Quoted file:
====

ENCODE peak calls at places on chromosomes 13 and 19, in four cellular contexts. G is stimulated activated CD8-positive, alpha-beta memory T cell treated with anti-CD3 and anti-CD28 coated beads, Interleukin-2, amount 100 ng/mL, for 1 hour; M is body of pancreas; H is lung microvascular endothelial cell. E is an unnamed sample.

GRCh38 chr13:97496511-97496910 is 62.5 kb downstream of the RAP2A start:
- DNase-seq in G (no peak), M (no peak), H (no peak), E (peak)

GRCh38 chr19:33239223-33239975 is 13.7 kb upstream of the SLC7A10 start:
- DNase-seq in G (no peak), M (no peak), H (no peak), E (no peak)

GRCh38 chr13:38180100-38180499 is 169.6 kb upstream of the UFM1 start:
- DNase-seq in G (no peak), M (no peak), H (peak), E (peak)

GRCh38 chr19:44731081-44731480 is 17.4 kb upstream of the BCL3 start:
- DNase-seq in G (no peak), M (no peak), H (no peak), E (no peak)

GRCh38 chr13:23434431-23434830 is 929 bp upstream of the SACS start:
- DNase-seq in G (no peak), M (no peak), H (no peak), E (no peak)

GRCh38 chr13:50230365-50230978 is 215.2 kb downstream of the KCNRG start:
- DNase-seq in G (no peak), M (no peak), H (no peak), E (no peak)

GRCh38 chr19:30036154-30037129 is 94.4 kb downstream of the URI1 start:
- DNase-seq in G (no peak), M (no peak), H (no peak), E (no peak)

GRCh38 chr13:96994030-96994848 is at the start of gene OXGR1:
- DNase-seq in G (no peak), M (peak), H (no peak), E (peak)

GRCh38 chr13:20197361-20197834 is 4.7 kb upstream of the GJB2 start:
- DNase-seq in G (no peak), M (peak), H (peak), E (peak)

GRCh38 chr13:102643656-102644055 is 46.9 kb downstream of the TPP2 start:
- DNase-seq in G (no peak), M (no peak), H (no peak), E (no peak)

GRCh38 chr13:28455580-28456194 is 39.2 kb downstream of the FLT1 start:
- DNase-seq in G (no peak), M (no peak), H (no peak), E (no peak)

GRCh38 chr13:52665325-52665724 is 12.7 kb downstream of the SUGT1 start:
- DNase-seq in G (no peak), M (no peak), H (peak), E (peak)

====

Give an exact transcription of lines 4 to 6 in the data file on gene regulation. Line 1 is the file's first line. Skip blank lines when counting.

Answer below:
GRCh38 chr19:33239223-33239975 is 13.7 kb upstream of the SLC7A10 start:
- DNase-seq in G (no peak), M (no peak), H (no peak), E (no peak)

GRCh38 chr13:38180100-38180499 is 169.6 kb upstream of the UFM1 start: